India's Tata Nano, billed as the world's cheapest car, has finished bottom of a customer satisfaction survey by a global market research firm.

The hatchback clocked up just 70 points on the TNS Global's Total Customer Satisfaction index, against an average of 90, while its closest competitor and India's highest-selling car Maruti Alto scored 91.

"The customer expectations even at the bottom end (of the market) are rising," said TNS Global, whose survey covered 9,300 new vehicle owners in 28 cities and spanned 56 models in an emailed statement late Thursday.

"The owners of Tata Nano expect more in terms of design," TNS said.

The survey covered sales satisfaction, product quality, vehicle performance and design, after-sales service, brand image and cost-of-ownership.

Honda's premium CRV topped the survey, scoring 104, with the Toyota Corolla Altis on 100 and the Volkswagen Passad also notching up 100.

The Nano has had a rough ride since its launch in 2009.

Last December, its makers Tata Motors offered a "happiness guarantee" in an attempt to boost flagging sales and said new buyers and existing owners would be given a free four-year or 60,000-kilometre (37,000-mile) warranty.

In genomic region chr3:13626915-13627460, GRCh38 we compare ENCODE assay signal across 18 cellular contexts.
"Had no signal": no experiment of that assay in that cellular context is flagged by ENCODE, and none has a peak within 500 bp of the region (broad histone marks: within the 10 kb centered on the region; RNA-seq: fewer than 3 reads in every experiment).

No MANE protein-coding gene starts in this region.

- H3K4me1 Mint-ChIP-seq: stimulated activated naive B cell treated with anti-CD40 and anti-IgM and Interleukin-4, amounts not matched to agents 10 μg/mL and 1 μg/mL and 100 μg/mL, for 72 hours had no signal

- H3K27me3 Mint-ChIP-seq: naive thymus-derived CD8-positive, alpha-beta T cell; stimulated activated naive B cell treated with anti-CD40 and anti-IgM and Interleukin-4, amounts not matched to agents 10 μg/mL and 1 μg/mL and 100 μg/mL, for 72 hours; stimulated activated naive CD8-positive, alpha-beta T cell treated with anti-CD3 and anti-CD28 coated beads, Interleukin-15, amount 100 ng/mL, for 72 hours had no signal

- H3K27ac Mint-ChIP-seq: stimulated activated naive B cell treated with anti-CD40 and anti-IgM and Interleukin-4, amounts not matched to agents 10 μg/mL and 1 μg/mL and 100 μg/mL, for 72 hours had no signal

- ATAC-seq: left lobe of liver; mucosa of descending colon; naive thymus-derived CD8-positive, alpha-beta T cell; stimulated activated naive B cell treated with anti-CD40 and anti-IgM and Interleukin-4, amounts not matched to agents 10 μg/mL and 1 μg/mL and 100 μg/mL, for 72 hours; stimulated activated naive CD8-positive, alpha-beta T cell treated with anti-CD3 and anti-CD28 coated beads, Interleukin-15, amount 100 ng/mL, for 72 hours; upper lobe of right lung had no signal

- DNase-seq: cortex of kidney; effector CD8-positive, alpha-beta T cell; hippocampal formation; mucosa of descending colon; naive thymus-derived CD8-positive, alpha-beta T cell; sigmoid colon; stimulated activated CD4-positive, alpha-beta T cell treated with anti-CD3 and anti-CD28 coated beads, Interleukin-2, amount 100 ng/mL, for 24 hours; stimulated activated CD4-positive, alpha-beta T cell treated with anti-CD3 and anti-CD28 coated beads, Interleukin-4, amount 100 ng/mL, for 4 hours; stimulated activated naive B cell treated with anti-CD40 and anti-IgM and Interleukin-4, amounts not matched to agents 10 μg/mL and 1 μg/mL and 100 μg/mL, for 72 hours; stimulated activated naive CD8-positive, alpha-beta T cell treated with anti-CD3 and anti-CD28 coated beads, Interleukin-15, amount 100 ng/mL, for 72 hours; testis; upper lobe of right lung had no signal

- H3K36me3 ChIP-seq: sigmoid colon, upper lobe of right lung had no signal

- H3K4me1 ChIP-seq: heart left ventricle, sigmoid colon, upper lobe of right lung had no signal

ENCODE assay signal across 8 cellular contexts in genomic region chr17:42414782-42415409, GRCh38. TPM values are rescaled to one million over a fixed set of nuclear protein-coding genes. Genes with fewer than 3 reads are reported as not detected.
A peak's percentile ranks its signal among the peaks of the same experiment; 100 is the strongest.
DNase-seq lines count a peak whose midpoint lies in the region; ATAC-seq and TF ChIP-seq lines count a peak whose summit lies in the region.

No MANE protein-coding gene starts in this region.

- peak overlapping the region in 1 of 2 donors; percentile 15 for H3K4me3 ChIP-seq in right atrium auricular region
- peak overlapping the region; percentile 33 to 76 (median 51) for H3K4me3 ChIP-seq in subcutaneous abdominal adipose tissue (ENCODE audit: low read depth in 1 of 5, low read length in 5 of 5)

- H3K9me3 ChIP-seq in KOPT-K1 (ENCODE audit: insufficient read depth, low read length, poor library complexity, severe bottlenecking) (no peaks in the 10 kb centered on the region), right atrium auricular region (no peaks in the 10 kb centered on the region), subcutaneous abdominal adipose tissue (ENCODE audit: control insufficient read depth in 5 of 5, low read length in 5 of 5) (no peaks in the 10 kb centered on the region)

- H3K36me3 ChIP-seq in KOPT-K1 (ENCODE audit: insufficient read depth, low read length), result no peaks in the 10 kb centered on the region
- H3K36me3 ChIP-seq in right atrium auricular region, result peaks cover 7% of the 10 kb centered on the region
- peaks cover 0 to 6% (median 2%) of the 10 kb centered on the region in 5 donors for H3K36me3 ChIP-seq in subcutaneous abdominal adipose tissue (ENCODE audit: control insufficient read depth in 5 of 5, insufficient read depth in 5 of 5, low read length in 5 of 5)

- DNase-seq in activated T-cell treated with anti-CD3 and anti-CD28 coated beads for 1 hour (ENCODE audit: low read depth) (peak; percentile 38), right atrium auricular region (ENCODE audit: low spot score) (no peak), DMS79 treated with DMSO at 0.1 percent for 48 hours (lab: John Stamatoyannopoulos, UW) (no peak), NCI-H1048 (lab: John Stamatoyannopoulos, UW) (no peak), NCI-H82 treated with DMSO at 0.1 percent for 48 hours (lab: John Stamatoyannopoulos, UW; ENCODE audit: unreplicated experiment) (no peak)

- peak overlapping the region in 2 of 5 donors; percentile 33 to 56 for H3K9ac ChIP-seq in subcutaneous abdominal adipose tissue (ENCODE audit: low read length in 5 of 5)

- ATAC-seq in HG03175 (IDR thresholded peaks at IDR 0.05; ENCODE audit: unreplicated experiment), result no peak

A basic model costs about $2,500.

The Nano has been pitched as the "people's car" for India's aspiring middle classes, many of whom currently use motorbikes but want to upgrade to four wheels.

The launch of the world's cheapest car was expected to create a vast new market segment in the nation of 1.2 billion people, but reality has fallen short of expectations.

Analysts attributed the Nano's problems to concerns over safety, lack of cheap financing and operational hiccups after production shifted to a new plant.

Last year, Tata was forced to offer free safety upgrades after around half a dozen of the cars caught fire.


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